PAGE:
News sources on Friday reported the U.S. Department of Transportation has issued a warning to the public, emergency responders and shippers about the high volatility of crude oil being shipped by rail from the Bakken oil patch in eastern Montana and western North Dakota.
The safety alert came after a string of explosive accidents, according to federal officials. The Bakken oil patch is a huge oil shale reserve and has resulted in the area becoming the second largest oil reserve in the country, behind Texas.
The government's announcement declares Bakken's light, sweet crude oil to be different than traditionally heavy crude oil because it is more prone to ignite at a lower temperature. Lighter crude oils have a lower "flash-point," and the vapors will ignite quicker.
The discovery of the Bakken oil patch has decidedly lessened our country's reliance on foreign oil and brought thousands of jobs to the region. But with increased reliance on rail transport instead of pipelines, the dangers have increased. Public safety of communities bisected by rail lines carrying this oil has become a major concern.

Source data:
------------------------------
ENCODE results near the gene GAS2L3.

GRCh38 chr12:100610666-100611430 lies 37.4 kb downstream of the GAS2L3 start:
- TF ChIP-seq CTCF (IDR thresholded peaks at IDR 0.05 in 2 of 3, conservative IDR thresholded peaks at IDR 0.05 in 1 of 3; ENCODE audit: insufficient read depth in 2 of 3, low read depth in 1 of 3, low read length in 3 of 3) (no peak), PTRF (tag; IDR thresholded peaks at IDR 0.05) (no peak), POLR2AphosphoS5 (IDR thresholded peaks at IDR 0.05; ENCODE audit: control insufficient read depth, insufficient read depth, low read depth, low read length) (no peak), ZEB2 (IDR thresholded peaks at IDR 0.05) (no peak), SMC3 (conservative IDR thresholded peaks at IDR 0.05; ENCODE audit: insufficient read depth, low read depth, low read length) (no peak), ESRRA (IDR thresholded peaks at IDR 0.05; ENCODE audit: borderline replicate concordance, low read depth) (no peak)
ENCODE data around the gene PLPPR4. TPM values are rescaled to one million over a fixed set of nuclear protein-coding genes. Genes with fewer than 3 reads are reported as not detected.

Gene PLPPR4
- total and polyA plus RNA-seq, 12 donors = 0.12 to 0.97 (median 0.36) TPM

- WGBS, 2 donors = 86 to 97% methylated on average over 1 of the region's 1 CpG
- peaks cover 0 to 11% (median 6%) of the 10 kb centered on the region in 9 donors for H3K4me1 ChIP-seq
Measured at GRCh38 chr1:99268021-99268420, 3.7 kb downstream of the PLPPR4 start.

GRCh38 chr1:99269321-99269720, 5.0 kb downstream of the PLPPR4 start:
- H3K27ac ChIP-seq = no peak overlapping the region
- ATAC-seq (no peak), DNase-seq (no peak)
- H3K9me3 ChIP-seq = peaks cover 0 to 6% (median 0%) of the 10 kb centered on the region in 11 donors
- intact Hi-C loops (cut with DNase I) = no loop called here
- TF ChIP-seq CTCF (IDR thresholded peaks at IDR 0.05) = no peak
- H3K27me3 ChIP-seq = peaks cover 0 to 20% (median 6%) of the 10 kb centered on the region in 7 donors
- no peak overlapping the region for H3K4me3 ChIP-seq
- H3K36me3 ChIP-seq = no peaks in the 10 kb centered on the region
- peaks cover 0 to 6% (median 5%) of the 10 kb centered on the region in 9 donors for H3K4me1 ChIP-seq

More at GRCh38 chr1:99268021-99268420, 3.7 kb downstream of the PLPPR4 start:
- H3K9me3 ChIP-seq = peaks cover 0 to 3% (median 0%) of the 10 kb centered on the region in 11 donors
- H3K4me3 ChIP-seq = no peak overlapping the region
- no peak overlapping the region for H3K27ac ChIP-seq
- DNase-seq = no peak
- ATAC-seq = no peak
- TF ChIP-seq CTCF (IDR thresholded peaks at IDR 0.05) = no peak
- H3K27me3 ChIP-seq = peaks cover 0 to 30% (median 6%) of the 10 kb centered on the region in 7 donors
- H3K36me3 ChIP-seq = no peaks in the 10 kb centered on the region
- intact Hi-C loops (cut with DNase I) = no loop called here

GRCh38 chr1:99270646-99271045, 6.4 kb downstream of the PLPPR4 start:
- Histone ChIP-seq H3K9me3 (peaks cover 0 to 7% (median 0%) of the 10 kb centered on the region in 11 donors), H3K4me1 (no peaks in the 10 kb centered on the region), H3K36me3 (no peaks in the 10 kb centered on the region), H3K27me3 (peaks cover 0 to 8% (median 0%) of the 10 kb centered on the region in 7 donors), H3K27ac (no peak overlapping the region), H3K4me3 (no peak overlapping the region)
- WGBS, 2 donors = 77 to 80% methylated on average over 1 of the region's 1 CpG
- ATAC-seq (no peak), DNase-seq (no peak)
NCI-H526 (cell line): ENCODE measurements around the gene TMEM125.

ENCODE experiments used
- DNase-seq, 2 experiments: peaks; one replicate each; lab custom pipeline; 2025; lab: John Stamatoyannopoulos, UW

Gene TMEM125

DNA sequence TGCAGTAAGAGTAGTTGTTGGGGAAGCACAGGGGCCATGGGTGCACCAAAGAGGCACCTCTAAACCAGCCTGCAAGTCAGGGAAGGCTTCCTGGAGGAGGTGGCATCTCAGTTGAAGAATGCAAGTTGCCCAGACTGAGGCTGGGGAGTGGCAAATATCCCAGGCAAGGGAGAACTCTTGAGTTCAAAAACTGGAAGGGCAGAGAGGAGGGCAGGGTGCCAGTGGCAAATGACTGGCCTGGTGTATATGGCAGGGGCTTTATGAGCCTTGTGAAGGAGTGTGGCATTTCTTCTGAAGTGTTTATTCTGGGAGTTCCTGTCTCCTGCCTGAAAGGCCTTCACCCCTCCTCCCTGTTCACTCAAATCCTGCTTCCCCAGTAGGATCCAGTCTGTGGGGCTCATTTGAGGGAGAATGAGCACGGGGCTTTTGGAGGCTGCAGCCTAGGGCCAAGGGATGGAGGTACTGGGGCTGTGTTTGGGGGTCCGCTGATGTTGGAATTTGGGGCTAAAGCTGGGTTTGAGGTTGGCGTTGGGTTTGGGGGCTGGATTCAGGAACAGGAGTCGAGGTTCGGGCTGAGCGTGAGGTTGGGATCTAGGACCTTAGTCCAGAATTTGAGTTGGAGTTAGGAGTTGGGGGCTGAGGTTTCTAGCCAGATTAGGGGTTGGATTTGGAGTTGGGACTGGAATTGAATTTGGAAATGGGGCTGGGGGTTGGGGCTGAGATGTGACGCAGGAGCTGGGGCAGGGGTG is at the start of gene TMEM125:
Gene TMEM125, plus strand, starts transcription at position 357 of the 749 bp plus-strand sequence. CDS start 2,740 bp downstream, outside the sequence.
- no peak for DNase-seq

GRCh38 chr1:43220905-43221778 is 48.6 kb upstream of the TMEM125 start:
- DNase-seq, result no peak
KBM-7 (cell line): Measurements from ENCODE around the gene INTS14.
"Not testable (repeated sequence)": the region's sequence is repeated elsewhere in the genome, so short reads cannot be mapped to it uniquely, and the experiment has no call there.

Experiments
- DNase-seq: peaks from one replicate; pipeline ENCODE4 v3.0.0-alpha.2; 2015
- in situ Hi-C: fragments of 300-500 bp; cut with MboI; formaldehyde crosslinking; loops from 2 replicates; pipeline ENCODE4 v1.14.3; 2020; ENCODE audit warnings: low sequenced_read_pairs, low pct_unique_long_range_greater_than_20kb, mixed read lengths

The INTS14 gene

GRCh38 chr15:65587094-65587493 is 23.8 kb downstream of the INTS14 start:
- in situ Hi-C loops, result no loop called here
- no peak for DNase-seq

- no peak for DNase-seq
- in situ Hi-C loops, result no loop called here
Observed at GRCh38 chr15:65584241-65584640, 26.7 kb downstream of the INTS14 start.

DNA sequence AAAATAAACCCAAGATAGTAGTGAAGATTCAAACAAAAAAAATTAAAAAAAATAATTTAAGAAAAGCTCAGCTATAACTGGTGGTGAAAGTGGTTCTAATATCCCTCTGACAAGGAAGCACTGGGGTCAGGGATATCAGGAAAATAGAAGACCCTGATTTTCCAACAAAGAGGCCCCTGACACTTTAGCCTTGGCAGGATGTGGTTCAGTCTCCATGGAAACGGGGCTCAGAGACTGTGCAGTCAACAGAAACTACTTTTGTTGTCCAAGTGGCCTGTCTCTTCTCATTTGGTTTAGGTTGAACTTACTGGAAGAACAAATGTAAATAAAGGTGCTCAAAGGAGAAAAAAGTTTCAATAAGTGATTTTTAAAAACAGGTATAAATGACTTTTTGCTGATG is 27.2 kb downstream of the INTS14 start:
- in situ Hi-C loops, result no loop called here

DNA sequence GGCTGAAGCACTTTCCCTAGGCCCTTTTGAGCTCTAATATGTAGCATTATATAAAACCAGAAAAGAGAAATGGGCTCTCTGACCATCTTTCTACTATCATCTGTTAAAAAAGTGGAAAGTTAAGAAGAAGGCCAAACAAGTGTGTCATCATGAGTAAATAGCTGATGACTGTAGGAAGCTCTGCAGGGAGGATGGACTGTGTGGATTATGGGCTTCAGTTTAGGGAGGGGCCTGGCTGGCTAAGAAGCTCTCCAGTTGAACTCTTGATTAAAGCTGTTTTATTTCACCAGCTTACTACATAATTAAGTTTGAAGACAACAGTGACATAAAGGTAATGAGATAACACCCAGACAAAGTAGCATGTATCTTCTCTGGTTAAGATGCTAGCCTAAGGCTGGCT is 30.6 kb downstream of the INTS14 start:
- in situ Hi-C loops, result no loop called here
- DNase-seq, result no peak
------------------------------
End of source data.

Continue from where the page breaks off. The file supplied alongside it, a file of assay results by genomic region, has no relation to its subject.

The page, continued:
In July, a train carrying Bakken crude oil derailed in Lac-Megantic, Quebec, killing 47 people. In November, an oil train from North Dakota exploded in Alabama. Over 749,000 gallons of oil from 26 tanker cars was released.
It is doubtful whether the government's latest warning will make any difference in preventing another accident. Oil industry officials say this latest announcement is nothing new because it doesn't offer any new insights into the problem.
Ron Ness, president of the North Dakota Petroleum Council, a group representing hundreds of oil companies, said,
"It doesn't take a rocket scientist to figure out that Bakken oil is a high-quality crude with a lower flash point that's what makes it a desired commodity for all these coastal refineries,"
Ness added that companies shipping from the Bakken fields were already adhering to federal regulations. He also pointed out that it was necessary to keep the pressure on federal and state regulators to make things safer.
Oil moving around the U.S. increased since 2009, when the number was a little over 10,000 tanker cars, to over 400,000 in 2013. North Dakota's production of oil is now estimated to be about one million barrels a day, and the state is increasingly using rails to move oil to the east, west and gulf coasts.